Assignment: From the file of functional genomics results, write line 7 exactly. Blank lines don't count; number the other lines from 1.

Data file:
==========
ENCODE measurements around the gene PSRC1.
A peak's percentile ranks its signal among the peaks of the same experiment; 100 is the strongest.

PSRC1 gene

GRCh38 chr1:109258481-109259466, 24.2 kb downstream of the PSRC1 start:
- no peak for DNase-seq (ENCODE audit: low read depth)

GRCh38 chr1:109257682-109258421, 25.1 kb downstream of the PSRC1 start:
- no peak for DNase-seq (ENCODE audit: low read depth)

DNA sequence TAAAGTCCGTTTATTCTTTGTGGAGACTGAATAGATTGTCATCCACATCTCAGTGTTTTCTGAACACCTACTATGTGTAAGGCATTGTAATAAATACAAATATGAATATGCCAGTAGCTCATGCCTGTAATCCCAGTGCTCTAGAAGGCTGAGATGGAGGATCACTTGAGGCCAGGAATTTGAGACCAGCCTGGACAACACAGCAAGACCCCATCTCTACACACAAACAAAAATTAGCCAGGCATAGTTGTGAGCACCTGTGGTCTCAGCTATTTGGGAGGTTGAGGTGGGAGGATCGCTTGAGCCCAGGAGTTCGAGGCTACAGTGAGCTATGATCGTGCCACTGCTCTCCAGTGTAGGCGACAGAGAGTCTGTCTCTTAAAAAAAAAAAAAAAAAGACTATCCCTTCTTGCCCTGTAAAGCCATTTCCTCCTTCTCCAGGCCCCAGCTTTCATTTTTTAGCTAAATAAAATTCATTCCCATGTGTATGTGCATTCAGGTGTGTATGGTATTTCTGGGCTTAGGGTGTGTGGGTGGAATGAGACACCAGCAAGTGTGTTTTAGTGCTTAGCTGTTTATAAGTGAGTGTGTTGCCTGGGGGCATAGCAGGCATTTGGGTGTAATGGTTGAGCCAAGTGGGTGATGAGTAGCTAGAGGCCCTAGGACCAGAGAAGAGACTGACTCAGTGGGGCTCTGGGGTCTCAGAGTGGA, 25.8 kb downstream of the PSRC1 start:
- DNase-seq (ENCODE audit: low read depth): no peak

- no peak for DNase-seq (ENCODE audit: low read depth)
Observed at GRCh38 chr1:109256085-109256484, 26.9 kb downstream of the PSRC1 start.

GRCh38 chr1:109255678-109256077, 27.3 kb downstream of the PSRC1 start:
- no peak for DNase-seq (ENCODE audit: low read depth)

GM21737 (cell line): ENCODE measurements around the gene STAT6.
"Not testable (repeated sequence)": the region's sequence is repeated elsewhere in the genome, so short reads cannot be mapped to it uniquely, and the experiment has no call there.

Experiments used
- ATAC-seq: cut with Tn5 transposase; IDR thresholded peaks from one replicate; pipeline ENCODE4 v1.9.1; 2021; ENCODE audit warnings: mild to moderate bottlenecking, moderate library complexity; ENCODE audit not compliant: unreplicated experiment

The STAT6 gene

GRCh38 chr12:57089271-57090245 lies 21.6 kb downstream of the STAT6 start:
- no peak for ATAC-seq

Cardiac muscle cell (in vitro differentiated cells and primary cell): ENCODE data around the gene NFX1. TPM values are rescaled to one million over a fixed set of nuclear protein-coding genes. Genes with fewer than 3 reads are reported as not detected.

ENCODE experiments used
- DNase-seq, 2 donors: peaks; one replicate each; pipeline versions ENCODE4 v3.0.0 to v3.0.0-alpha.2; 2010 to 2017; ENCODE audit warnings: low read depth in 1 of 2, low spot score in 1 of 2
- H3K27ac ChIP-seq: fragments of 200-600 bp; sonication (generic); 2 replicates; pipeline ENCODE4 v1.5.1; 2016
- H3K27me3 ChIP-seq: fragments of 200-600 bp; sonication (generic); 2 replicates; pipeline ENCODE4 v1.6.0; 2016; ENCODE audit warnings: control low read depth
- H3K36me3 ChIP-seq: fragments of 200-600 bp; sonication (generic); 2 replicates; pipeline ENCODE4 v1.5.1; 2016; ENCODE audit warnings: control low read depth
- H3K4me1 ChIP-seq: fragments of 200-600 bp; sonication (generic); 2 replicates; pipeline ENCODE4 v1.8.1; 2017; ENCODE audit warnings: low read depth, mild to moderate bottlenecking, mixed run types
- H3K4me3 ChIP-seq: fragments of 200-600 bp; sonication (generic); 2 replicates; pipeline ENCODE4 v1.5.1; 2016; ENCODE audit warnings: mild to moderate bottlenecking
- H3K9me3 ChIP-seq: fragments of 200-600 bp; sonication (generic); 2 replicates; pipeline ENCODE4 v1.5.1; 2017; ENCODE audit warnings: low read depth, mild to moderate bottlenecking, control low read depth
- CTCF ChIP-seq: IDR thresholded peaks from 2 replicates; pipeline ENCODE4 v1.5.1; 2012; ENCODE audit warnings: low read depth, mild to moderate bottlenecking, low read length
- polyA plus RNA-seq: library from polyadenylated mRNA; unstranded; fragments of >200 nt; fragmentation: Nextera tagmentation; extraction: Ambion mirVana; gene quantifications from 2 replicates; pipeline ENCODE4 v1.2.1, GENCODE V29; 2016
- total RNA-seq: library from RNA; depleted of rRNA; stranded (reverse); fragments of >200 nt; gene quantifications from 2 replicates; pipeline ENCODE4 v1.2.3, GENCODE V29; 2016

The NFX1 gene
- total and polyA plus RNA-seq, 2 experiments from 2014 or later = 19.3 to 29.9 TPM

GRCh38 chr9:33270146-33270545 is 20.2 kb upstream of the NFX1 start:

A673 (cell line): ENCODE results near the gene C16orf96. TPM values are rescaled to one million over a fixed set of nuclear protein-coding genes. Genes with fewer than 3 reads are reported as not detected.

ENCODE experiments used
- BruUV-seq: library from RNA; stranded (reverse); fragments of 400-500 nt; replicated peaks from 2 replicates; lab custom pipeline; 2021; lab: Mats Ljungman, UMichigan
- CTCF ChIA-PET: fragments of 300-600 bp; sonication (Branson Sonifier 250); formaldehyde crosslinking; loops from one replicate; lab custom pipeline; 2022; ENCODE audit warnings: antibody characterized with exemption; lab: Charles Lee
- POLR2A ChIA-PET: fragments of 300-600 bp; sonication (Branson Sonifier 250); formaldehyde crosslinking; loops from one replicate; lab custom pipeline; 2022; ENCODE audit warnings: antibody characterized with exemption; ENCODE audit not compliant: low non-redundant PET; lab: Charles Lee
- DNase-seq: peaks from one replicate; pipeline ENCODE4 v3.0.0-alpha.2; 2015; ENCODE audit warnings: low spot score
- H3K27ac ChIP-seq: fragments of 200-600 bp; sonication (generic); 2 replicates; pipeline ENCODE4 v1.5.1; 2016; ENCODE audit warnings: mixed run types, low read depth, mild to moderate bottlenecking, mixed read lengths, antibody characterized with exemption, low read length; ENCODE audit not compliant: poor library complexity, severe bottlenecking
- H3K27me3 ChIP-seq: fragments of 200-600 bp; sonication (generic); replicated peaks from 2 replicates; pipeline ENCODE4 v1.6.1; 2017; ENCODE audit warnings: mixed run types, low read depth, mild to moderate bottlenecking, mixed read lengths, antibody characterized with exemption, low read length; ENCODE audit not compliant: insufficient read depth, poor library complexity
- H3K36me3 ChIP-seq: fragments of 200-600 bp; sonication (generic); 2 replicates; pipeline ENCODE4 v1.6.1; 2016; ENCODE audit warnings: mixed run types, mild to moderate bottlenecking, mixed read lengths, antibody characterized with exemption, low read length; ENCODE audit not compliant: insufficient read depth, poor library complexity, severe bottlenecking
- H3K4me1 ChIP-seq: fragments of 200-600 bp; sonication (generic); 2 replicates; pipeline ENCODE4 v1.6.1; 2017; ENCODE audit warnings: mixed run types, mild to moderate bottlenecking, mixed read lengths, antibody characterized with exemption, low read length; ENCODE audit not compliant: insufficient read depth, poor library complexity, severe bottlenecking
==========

- no peak for DNase-seq (ENCODE audit: low read depth)